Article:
I wish those that spend so much time and energy opposing this tent encampment would spend that time and energy in keeping the city on the hook for more and better solutions NOW!09/08/2015 at 3:08 pm #82314
Campers, your reputation proceeds you. The city of Hoquiam is in the news today because they have a new tent camp. Since there’s no data and little accountability for such camps the community immediately formed a block watch group. You can hardly accuse people in Grays Harbor of being elitist paranoid yuppies.09/08/2015 at 3:34 pm #82317
There’s a new “congregate residence” of “74 sleeping rooms” in 6 stories planned to replace the two tiny houses at 5611 17th Ave NW. Maybe the city could just rent that for the homeless — no parking is planned, and it’ll be only a block away from the 7-Eleven, Rapidride, and 44 bus lines.09/08/2015 at 4:57 pm #82319
“Maybe the city could just rent that for the homeless ”
at what, $1000 per month, per person?
so the fifty people at the encampment would cost taxpayers $50k per month, or $6 mil per year.
somehow I don’t think the tents cost that much.
that’s one thing that all the ‘housing first’ advocates never broach– the fact that housing here is very expensive (more so than Utah).
those ‘permanent’ solutions would be terribly expensive.09/08/2015 at 8:16 pm #82320
I thought my reference to 7-Eleven being nearby would be enough to show that my post was meant to be sarcasm; I’ll put in tags next time :)09/09/2015 at 8:55 am #82332
I walked by that place yesterday (5611 17th Ave NW). Wow. 74 sleeping rooms on that small property. Wow. And this is in addition to the six story 48 unit apodment at 1717 NW 58th, the one just like it going in at ~175X NW 59th, the ~17 unit building at the small corner lot of NW58th and 17th NW, and the three apodments at 15th & 61/63rd… all with no parking. Mind blowing. It will soon be like cap hill where all those old apartment building are that have no parking. Good stuff. Interestingly, with all this loss of parking/parking problems with all this micro housing development, the city looks the other way at the endemic car “storage” (cars and vans full of crap parked “permanently”) around all this where the city simply do not enforce the 72 hour rules as they should. But god forbid my neighbors car gets too close to a driveway (bam, ticket).09/09/2015 at 12:05 pm #82342
Complaining about the difficulty of street parking because other people are also doing it is the height of hypocrisy. It’s similar to complaining about the traffic you are stuck in while you drive your automobile.
If you need a place to store your automobile, get a place with parking. The city should charge for all street parking. Problems solved. This would also help get the beater vans out of the area. SPD really does need to step up the parking enforcement. I would say I have seen more of an emphasis in some areas of the 72 hour rule, especially with RVs.
If your neighbor is blocking access to driveways, they completely deserve a ticket.09/09/2015 at 12:24 pm #82344
The city should register, tax and license all bikes.09/09/2015 at 12:48 pm #82345
So, SB, the city should charge parking fees to people who live in their vehicles? Should they also charge people a fee for living in tents?09/09/2015 at 2:17 pm #82346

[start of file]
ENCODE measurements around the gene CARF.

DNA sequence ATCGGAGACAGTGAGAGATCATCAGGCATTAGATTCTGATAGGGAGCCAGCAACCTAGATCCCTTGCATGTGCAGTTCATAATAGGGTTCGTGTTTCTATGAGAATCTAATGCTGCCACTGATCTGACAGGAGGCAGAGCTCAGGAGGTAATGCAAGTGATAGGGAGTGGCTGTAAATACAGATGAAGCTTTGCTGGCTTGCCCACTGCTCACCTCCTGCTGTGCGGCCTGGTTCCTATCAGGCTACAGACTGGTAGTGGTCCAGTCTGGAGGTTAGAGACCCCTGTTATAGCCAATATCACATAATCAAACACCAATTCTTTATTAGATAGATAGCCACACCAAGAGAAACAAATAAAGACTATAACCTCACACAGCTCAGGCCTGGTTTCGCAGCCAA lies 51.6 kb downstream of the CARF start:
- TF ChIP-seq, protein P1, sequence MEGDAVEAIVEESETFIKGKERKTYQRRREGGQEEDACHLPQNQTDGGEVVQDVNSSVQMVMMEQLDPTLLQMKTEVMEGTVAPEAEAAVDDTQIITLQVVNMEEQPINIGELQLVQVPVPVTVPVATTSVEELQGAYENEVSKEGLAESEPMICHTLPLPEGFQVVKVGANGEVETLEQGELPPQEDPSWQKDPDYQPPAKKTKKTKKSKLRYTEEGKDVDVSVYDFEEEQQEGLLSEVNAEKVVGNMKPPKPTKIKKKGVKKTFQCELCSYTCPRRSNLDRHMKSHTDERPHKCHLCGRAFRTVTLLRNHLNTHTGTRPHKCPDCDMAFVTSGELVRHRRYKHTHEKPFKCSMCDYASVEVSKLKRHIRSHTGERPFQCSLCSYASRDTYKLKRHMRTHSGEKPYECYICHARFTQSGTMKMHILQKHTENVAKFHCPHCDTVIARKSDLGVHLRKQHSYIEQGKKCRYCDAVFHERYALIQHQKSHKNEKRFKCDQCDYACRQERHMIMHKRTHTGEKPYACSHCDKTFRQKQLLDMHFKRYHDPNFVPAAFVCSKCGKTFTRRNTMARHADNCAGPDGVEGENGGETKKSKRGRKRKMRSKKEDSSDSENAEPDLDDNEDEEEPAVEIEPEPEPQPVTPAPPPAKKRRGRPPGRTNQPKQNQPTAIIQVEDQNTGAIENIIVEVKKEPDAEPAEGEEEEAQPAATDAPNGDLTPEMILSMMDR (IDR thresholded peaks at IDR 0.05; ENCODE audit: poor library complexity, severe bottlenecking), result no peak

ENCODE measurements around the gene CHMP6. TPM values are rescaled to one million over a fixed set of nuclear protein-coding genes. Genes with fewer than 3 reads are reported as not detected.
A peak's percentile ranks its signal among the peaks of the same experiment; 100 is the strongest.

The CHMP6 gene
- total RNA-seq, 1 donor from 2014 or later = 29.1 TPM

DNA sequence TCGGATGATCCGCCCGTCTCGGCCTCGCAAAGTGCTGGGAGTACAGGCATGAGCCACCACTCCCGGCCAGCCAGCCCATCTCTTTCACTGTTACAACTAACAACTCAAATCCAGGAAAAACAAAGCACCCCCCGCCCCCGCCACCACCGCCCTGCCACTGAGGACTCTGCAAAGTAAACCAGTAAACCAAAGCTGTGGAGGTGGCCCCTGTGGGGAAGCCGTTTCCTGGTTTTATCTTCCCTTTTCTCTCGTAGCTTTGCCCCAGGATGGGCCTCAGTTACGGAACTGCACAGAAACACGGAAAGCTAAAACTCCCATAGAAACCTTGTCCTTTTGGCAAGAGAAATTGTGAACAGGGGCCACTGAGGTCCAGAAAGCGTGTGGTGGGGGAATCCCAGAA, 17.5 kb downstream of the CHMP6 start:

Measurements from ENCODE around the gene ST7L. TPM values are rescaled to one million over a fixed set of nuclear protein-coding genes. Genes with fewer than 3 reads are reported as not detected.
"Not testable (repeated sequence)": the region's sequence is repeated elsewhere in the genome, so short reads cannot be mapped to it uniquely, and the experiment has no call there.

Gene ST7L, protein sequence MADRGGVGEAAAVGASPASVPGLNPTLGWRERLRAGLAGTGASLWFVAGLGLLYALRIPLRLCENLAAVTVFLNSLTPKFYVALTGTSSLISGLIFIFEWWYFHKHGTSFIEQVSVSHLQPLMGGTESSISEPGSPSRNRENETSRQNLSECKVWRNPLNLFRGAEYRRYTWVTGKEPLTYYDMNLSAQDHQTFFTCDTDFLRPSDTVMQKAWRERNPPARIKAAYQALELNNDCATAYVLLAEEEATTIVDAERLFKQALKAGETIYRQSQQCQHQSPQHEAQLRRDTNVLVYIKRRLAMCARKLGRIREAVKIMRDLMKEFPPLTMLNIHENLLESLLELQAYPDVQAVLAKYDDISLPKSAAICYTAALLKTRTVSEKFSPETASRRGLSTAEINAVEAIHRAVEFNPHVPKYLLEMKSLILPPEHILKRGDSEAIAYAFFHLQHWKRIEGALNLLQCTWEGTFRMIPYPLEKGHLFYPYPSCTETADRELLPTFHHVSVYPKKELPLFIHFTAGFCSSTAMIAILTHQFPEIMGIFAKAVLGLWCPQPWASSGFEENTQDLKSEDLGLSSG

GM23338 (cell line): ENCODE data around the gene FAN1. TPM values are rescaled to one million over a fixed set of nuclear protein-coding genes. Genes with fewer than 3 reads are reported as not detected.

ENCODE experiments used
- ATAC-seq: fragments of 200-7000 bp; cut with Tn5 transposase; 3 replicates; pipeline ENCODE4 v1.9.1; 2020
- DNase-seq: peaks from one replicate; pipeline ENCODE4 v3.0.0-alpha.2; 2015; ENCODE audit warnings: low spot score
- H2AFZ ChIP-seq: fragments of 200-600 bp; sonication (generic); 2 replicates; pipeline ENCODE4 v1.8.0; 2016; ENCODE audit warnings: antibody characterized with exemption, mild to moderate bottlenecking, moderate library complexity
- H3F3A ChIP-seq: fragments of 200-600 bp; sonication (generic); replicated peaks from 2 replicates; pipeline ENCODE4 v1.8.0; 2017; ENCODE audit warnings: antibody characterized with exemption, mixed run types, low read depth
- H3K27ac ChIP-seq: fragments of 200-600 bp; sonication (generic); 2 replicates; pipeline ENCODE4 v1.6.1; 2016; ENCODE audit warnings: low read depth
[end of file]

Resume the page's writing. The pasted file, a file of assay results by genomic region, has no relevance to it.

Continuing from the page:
SB, I like your thinking. How about this: Every car should require a city permit sticker (costs $), zoned by neighborhood, and no parking should be allowed from 2am until 5am for non-registered vehicles (trucks and RVs included). You park it, you live there, you pay for it. No more car farming, no businesses using residential neighborhoods to park their fleet (I’m talking to you Frelard) and no living in your vehicle on city streets. Now, since it is not illegal to be homeless in Seattle, then the city uses the parking sticker revenue to host safe places for folks to sleep in their cars or tents which includes community policing costs and access to social services. And tiny homes.09/09/2015 at 2:24 pm #82347
Compass Rose, not charging people to live in their RV per se, but charge them to park it on the street. If you park a tent on the street, yes, you should pay for that too.09/09/2015 at 2:27 pm #82348
The city used to have bicycle registration. They stopped doing that. Anyone that proposes bicycle registration should learn the history of it in Seattle. It was tried, it failed and it was abandoned.09/09/2015 at 2:30 pm #82349
My husband used to be a mental health professional here in Seattle. He tells me that once upon a time, there used to be about 400+ beds in various group homes (that he can remember working with) where people who are now living on the streets, under bridges etc used to be able to live. Each of those 400+ people had individual case managers who checked on them regularly, got them enrolled in various day programs, helped them get hospitalized as needed etc etc. The influx of managed care in the 1990s essentially wiped out all those social assistance programs, along with the evaluation/treatment hospitals that once existed. These group homes existed peacefully in residential neighborhoods for years. But they were torn down for fancy condos and those 400+ people were forced into homelessness as resources dwindled .
If this city/county cared one tiny bit, they would never have let this kind of thing happen. They could have, way back then, stepped in to fill the funding gap and give those that needed extra care the services they were denied by the healthcare system.
But this city doesn’t really give a damn. If tent encampments are not “a solution” the what the bleep are they, but a weak and feeble attempt to pretend to be doing “something”. Well that’s not enough. That’s not ok. And to blithely accept this type of pretend action is to continually allow the city/county/state to abdicate responsibility for the “less than” among us. Being against a tent encampment does not equal not doing “something else.
It means being against the fake “caring” such a program represents.